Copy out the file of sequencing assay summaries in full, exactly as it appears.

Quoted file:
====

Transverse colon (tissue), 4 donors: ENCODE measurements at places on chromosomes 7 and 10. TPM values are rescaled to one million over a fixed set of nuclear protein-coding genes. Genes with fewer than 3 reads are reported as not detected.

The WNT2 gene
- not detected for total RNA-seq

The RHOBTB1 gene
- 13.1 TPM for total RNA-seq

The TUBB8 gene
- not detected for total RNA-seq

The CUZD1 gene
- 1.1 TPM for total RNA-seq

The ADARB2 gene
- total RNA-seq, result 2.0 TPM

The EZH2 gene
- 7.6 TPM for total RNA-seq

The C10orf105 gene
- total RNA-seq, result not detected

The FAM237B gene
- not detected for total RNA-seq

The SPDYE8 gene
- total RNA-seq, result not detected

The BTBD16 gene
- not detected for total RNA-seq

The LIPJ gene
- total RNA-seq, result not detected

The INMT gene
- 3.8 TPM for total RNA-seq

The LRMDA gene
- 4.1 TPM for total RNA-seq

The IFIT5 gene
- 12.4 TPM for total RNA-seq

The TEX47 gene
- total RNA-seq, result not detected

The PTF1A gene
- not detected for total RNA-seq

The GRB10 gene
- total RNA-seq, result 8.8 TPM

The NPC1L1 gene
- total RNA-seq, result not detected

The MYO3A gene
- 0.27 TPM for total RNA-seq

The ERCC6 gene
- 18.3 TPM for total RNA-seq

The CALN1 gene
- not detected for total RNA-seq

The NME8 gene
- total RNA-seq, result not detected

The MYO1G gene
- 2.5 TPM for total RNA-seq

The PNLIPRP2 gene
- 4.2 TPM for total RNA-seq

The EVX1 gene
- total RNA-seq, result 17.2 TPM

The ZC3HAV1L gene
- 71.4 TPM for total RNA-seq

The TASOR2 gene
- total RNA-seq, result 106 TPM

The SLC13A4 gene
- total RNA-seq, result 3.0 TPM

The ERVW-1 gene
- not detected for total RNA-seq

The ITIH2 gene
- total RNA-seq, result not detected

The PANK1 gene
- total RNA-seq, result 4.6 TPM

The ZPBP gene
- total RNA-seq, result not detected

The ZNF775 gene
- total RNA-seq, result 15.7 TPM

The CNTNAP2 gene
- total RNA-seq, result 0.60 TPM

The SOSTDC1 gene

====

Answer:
Transverse colon (tissue), 4 donors: ENCODE measurements at places on chromosomes 7 and 10. TPM values are rescaled to one million over a fixed set of nuclear protein-coding genes. Genes with fewer than 3 reads are reported as not detected.

The WNT2 gene
- not detected for total RNA-seq

The RHOBTB1 gene
- 13.1 TPM for total RNA-seq

The TUBB8 gene
- not detected for total RNA-seq

The CUZD1 gene
- 1.1 TPM for total RNA-seq

The ADARB2 gene
- total RNA-seq, result 2.0 TPM

The EZH2 gene
- 7.6 TPM for total RNA-seq

The C10orf105 gene
- total RNA-seq, result not detected

The FAM237B gene
- not detected for total RNA-seq

The SPDYE8 gene
- total RNA-seq, result not detected

The BTBD16 gene
- not detected for total RNA-seq

The LIPJ gene
- total RNA-seq, result not detected

The INMT gene
- 3.8 TPM for total RNA-seq

The LRMDA gene
- 4.1 TPM for total RNA-seq

The IFIT5 gene
- 12.4 TPM for total RNA-seq

The TEX47 gene
- total RNA-seq, result not detected

The PTF1A gene
- not detected for total RNA-seq

The GRB10 gene
- total RNA-seq, result 8.8 TPM

The NPC1L1 gene
- total RNA-seq, result not detected

The MYO3A gene
- 0.27 TPM for total RNA-seq

The ERCC6 gene
- 18.3 TPM for total RNA-seq

The CALN1 gene
- not detected for total RNA-seq

The NME8 gene
- total RNA-seq, result not detected

The MYO1G gene
- 2.5 TPM for total RNA-seq

The PNLIPRP2 gene
- 4.2 TPM for total RNA-seq

The EVX1 gene
- total RNA-seq, result 17.2 TPM

The ZC3HAV1L gene
- 71.4 TPM for total RNA-seq

The TASOR2 gene
- total RNA-seq, result 106 TPM

The SLC13A4 gene
- total RNA-seq, result 3.0 TPM

The ERVW-1 gene
- not detected for total RNA-seq

The ITIH2 gene
- total RNA-seq, result not detected

The PANK1 gene
- total RNA-seq, result 4.6 TPM

The ZPBP gene
- total RNA-seq, result not detected

The ZNF775 gene
- total RNA-seq, result 15.7 TPM

The CNTNAP2 gene
- total RNA-seq, result 0.60 TPM

The SOSTDC1 gene